MUSCAT// With her index finger, Rahma Owaisi traces a jagged scar that snakes across her left wrist and shudders as she remembers the night she nearly tried to commit suicide for a third time.
After six years of being married to a man she said abused her, Ms Owaisi, 33, a mother of two, was severely depressed.
She had already twice slashed at her wrists in the previous months.
She fidgets on her chair, smooths out her black abaya and forces a smile to show the ordeal has not left a permanent scar on her life, but her eyes suggest she has yet come to terms with her past. Hospital sees 20% rise in women
"It was then I decided there wouldn't be the third time. I just walked out of the house and asked for the divorce later," Mrs Owaisi said.
Her case, while extreme, serves to highlight the growing problem of depression among women in the sultanate known mostly for its rugged mountain ranges and slow pace of life.
Doctors at the Sultan Qaboos University Hospital announced last week that they diagnosed 2,200 women with depression last year, up from 1,800 in 2009, an increase of more than 20 per cent.
A majority of those diagnosed with depression last year - 65 per cent - complained of failed or failing marriages, said the doctors at Muscat's main teaching hospital.
Most of the others were single women between the ages of 18 and 24.
Rahma, whose husband, she said, "was angry instead of finding the cause of my problem", was one of the lucky ones.
She received help and a year later she remarried, this time to a colleague at the engineering firm where she works. She is grateful that her second husband accepted her two children, and the couple are expecting their first child together.
A psychiatry resident at the hospital, Dr Ghaniya al Ghafri, said most of the depressed patients she saw have "bad marriages or broken romances".
Divorce is still very much stigmatised in the culturally conservative sultanate, which does not keep statistics on divorce rates.
For that reason, many women, even ones who had graduated from university and consider themslves progressive, chose to remain in bad marriages, said Dr Laila al Lawati, a psychologist for the ministry of health.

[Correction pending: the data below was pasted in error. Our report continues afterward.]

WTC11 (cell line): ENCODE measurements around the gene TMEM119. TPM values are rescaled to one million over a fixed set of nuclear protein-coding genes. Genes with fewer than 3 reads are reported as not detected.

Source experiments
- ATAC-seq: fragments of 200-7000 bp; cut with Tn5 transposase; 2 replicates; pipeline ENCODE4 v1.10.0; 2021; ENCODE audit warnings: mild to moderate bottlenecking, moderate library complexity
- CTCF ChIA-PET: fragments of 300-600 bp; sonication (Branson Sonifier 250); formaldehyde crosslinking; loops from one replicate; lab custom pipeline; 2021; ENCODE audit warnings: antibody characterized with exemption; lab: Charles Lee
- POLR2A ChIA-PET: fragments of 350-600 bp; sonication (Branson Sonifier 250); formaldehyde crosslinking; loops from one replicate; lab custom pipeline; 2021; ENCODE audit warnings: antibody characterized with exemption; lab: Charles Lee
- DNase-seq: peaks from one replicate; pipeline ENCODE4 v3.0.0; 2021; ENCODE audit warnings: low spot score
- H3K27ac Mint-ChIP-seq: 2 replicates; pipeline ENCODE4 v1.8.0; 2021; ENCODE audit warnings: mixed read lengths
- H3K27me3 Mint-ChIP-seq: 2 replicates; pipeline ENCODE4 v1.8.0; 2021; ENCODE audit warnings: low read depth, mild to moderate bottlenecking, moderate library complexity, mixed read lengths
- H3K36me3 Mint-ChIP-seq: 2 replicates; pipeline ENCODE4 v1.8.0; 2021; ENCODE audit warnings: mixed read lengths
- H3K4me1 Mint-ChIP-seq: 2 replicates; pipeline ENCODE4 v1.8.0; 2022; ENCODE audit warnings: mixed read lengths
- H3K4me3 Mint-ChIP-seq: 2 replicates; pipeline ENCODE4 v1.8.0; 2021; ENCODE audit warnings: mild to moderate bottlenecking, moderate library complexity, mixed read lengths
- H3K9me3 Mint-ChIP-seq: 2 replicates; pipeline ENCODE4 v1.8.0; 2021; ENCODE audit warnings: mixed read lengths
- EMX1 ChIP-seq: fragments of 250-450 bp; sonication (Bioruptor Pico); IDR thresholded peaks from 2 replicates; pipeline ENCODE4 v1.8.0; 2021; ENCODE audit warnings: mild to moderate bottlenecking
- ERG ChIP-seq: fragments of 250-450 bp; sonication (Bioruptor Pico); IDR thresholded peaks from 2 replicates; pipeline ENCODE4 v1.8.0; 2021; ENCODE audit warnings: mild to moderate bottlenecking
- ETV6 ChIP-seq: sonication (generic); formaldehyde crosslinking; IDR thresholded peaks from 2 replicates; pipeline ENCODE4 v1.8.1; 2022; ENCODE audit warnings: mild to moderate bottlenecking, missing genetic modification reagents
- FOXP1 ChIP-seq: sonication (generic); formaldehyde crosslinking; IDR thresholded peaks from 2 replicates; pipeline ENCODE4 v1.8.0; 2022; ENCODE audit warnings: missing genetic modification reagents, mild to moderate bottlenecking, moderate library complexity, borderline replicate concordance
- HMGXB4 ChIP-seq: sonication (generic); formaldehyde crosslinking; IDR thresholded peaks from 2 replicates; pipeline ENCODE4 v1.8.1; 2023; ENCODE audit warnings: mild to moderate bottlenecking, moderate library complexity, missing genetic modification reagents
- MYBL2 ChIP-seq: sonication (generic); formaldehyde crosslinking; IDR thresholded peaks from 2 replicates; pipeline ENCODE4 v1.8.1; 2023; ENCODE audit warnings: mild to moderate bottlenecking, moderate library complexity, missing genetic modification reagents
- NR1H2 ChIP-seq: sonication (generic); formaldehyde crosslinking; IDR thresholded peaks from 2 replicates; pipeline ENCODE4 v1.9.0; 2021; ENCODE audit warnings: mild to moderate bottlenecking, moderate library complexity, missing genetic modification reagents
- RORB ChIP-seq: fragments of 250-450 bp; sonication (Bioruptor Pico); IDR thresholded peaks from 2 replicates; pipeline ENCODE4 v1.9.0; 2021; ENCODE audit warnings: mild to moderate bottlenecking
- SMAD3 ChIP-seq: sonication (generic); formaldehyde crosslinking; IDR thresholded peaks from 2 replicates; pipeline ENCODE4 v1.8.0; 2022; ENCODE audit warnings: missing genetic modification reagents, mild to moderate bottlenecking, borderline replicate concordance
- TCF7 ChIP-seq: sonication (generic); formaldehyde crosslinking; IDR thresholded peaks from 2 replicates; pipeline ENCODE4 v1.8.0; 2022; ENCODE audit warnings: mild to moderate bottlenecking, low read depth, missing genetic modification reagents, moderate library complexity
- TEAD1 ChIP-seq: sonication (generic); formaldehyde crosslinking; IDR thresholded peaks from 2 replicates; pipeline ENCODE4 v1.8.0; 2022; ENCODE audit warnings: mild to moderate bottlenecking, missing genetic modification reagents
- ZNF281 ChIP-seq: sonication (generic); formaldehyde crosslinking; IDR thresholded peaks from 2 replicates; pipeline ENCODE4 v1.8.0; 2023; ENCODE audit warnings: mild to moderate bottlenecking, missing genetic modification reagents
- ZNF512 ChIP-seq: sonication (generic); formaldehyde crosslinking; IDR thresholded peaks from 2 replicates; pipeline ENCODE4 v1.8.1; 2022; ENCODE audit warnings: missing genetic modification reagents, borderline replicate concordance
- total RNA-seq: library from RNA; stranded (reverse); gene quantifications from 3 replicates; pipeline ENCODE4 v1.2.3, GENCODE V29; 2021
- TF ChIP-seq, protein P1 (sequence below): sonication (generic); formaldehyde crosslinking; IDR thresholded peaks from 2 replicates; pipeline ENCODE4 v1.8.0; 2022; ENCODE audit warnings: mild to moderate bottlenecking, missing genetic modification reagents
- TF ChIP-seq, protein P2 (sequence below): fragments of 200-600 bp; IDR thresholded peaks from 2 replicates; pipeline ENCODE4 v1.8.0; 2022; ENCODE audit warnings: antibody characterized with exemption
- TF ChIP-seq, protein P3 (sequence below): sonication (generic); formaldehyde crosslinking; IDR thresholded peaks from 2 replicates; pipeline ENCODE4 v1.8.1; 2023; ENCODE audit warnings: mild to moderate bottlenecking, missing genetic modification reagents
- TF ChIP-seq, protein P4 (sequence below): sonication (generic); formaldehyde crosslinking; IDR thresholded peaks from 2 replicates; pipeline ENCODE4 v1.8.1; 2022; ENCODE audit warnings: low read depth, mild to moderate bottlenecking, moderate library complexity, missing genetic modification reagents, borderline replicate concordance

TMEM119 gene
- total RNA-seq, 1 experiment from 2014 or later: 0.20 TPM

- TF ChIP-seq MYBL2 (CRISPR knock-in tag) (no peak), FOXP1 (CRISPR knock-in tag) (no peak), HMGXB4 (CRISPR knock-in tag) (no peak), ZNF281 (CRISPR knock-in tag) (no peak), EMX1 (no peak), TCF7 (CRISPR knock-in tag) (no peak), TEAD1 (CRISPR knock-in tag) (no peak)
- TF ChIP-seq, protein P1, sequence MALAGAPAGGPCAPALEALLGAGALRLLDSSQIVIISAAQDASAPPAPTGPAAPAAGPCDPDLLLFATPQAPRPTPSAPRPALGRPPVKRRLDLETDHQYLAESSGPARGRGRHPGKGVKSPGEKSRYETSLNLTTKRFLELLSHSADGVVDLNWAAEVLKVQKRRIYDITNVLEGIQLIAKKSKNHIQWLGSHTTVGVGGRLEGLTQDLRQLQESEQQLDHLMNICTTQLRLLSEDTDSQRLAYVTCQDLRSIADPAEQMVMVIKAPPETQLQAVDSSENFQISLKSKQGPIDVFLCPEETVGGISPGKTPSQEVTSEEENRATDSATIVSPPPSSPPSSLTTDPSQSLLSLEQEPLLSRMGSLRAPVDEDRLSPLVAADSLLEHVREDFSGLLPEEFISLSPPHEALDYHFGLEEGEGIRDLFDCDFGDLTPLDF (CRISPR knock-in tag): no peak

"A woman gets married, produces children, looks after her husband and is stuck with him forever even if he cheats her. You are also expected to get married to a man your parents choose for you. Very few young girls dare refuse their parents."
Many, said Aisha Al Harthy, a social worker at the ministry, also feared they would struggle to find another husband.
"They would rather succumb to depression than get a divorce because their parents would not welcome them back.
"Even the working women who can look after themselves don't seek divorces because our society doesn't accept divorced women. They would find a second marriage hard to come by because Omani men preferred unmarried women with no children," she said.
Aisha Nabhani toys with her cappuccino cup with one hand and twirls her hair with another as she gazes out at the street from her seat at a roadside cafe in Muscat. She narrows her eyes and with a defiant tone just discernible above the traffic describes how she is one of few young women she knows who has dared to challenge her parents' decision to reject her choice of husband.
That was nine months ago. Doctors tell Miss Nabhani, 26, who has a degree in human resources management, that she has been clinically depressed since then.
"My parents did not want me to marry a man who was not a graduate like me and who came from a poor family," Miss Nabhani said.
"I have also rejected a man they chose for me. I am still hopeful one day I will get married to the man of my choice. How and when, I don't know."
Social workers say they are aware of the problem of depression among women, which is not altogether new. A rare study in the 1990s by Sultan Qaboos University found that more than one in five of patients admitted to emergency wards for ingesting pills in suicide attempts were married women.
The response of social workers has been to call for local community centres to establish support groups and invite psychologists to talk to women.
Jamila al Zaraée, a social worker at the ministry of social development who regularly visits women in their homes, said: "When these women get together and knowing that an expert will listen to them, say once a month, then they would know that they don't need to fight it alone.
"We can see the strenuous relationship some of these women have with their husbands which makes them unable to cope with properly raising their children. They put up with it because their parents would insist that they solve their own marital problems," Ms Zaraée said.
Faiza Zadjali, a committee member of Seeb Women Association in Muscat, said while such visits might prove useful, the underlying issue is deep-seated cultural values and expectations.
"We can have special units for visiting psychologists to talk to members but these women must overcome traditional and society challenges to avoid depression," she said.